Key points about this information item Cirque de Gavarnie, Hautes-Pyrenees, South West FranceInformation Description: Cirque de Gavarnie, Pyrenees Mountains, Hautes-Pyrenees
The Cirque de Gavarnie is a huge amphitheatre that was scoured out by a glacier, leaving a 1700 metre high rock face stretching up from the 1500 metre base in three separate terraces to over 3200 metres. It is part of the Pyrenees National Park, which has prevented any further development in the area and forms the border between France and Spain. The Cirque de Gavarnie has been listed as a World Heritage site by UNESCO.
The only access to the Cirque is on foot or horseback and the path from Gavarnie to the Cirque is about 4 km long, well maintained and easy, allowing a return trip for the whole family to be completed in about 3 hours. For generations, local families have been taking visitors up and down on horse back, but this seems to be aimed mainly at children now. The main path is on the East bank of the river, while a more secluded and quieter route is along the Western side. For a little peace and tranquillity, it is recommended to do the walk either early morning or mid afternoon on long sunny days to avoid the crowds.
Following the East bank path brings you to the jardin botanique and then on to the Plateau de la Prade, where the Festival de Gavarnie is held in late July in an open air theatre. From here it is a short and fairly steep climb to the Hotel de Cirque et la Cascade, just in the bowl of the Cirque de Gavarnie.
The Hotel has no rooms but provides meals and drinks and can get very busy during the summer season. The majority of tourists will go no further, but just a 30 min climb from here takes you to the base of the Grande Cascade, source of the Gave de Gavarnie. At a height of 423 m, it is the longest falls in Europe and if you are there in spring, the water can fall the entire length without touching the rocks. As summer progresses and the snow melt subsides, the fall reverts to being made up of several smaller waterfalls.
The panorama from the Hotel de Cirque is around 4 km from East to West and you can see fragments of the once huge glaciers that used to cover all of Gavarnie. Near the centre of the Cirque is the huge gash called the Breche de Roland.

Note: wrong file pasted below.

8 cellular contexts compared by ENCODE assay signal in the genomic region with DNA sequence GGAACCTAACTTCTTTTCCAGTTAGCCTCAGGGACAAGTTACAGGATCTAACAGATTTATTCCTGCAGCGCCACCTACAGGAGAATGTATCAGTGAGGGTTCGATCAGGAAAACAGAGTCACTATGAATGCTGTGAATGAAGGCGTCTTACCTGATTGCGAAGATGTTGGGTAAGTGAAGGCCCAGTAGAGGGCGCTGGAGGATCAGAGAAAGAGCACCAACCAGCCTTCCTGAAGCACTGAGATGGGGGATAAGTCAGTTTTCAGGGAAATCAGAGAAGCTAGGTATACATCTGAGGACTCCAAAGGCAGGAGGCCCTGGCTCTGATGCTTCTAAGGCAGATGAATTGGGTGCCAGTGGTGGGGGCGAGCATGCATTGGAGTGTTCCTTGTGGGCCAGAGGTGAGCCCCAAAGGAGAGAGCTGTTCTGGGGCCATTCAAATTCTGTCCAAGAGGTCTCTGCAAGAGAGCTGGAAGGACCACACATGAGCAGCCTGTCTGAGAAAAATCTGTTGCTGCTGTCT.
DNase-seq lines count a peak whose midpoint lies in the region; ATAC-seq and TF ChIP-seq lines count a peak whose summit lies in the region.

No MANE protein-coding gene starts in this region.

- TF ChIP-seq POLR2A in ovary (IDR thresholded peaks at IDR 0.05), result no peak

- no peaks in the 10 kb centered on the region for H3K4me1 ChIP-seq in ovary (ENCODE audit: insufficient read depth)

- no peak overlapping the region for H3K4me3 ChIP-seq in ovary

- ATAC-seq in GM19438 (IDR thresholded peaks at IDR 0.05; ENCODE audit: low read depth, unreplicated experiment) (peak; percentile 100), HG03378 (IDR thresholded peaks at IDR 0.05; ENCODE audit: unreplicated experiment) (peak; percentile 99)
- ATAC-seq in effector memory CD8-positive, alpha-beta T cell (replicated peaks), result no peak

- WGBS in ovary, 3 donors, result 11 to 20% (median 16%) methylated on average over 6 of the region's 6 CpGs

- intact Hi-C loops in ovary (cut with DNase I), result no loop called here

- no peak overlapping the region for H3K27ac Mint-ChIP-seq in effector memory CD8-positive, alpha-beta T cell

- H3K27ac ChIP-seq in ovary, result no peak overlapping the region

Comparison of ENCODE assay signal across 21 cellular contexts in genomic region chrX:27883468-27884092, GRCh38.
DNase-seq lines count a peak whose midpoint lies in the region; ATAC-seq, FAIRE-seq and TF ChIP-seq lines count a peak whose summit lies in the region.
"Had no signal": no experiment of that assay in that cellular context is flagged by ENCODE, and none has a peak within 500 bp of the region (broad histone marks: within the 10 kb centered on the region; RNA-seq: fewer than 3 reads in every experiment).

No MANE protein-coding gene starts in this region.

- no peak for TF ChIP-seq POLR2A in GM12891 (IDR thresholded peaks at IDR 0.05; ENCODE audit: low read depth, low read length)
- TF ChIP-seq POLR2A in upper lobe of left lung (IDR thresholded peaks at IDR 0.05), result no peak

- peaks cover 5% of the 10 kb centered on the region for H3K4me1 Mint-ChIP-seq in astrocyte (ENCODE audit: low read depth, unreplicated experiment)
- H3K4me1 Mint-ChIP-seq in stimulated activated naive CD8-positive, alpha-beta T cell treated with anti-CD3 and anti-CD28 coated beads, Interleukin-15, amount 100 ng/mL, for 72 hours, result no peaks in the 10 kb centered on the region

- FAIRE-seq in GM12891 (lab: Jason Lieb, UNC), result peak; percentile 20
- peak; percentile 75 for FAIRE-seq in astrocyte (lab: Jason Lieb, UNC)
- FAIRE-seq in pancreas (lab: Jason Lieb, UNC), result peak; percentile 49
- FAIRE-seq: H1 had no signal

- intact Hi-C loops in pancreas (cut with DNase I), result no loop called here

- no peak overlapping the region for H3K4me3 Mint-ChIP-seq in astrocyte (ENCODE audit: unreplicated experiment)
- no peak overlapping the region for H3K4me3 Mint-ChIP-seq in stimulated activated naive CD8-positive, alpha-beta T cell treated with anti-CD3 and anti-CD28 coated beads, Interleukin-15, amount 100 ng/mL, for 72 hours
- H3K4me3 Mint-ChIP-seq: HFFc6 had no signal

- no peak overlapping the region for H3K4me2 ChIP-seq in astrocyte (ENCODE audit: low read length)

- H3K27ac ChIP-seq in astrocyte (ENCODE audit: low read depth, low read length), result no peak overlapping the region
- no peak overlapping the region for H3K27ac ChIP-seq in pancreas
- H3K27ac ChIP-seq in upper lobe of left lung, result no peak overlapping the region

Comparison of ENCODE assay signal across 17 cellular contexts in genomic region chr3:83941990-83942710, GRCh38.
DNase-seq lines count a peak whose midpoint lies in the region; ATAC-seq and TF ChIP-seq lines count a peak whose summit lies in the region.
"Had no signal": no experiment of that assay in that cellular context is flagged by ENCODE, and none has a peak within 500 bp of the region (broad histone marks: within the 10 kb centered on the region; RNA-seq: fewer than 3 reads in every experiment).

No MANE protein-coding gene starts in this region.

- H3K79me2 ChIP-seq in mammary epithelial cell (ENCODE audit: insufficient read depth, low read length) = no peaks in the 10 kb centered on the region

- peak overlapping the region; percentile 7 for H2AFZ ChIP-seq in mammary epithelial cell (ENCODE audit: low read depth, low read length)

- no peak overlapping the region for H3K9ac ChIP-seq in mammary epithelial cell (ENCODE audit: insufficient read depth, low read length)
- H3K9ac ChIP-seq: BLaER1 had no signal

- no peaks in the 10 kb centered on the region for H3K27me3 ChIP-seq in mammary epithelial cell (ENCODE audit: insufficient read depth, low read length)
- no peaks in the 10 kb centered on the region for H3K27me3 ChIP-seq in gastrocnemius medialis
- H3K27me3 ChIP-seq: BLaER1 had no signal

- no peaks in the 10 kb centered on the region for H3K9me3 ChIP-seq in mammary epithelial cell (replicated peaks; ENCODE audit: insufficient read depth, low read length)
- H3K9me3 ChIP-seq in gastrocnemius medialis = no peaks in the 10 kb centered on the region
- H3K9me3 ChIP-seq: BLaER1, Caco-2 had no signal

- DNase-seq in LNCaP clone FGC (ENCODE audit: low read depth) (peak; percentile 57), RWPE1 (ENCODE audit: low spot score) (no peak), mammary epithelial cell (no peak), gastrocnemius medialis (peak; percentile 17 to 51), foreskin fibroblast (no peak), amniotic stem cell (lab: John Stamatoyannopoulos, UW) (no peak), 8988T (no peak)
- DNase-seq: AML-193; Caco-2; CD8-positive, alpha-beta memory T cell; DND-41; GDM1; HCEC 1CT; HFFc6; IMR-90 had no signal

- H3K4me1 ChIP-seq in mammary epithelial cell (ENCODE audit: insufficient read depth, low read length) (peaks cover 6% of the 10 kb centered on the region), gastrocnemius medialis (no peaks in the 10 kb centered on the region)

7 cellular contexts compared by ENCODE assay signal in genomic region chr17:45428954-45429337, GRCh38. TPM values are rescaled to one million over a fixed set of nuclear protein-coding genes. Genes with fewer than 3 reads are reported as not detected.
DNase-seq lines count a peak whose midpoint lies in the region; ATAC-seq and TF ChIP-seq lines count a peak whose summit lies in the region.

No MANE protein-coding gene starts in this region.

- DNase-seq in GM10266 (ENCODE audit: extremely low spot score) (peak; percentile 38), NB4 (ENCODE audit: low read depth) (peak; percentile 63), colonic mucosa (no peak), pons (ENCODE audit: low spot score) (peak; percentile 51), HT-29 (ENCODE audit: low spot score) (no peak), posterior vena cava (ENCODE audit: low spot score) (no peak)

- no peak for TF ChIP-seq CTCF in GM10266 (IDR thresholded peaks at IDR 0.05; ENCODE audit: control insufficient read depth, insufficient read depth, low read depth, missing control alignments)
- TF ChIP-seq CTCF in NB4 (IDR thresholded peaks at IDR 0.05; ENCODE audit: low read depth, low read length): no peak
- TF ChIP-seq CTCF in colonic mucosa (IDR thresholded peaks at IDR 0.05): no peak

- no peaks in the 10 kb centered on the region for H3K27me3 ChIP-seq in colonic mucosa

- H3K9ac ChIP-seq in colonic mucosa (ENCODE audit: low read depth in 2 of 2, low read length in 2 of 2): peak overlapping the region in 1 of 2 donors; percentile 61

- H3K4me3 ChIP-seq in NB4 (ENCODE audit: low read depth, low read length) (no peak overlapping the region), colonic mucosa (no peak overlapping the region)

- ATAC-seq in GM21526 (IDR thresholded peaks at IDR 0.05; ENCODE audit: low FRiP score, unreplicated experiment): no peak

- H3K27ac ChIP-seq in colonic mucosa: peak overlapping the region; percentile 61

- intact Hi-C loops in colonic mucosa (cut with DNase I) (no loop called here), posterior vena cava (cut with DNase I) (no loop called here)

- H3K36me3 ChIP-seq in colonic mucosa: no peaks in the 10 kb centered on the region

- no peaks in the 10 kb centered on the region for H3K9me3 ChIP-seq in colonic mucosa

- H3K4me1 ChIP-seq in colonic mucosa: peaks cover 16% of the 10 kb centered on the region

It is possible to walk to the top of the Cirque and go through the Breche de Roland into Spain, but it is a climb best left to experienced walkers. Some of the walking / climbing can be difficult and crampons and ice axe are usually advisable.
Instead of returning by the same route, use the beautiful path cut into rock that leads to the Refuge des Espugettes and from there back to Gavarnie. The refuge is open daily during the summer period and offers drinks and snacks. The route gives spectacular views of both the Cirque and the Breche de Roland and is well worth the effort.
An alternative is to drive to the col de Tentes, located on the eastern side of the Cirque. There is parking at the end of the road and from here there is a hiking path into Spain and great views of the Cirque. This is also a common starting point for the hike to the Refuge de Sarradets ou de la Breche, which is used as a base to explore the Breche de Roland and the wide variety of paths and peaks in the area both sides of the border.
There are a number of routes to and from the Cirque and beyond and it is best to consult the Tourist Information Office or a dedicated walking website for more information. If you are heading away from the main route to the Cirque, remember to take a map and a mobile phone and leave your planned route and details with somebody.
Take a look at the Gavanie webcam to check the weather
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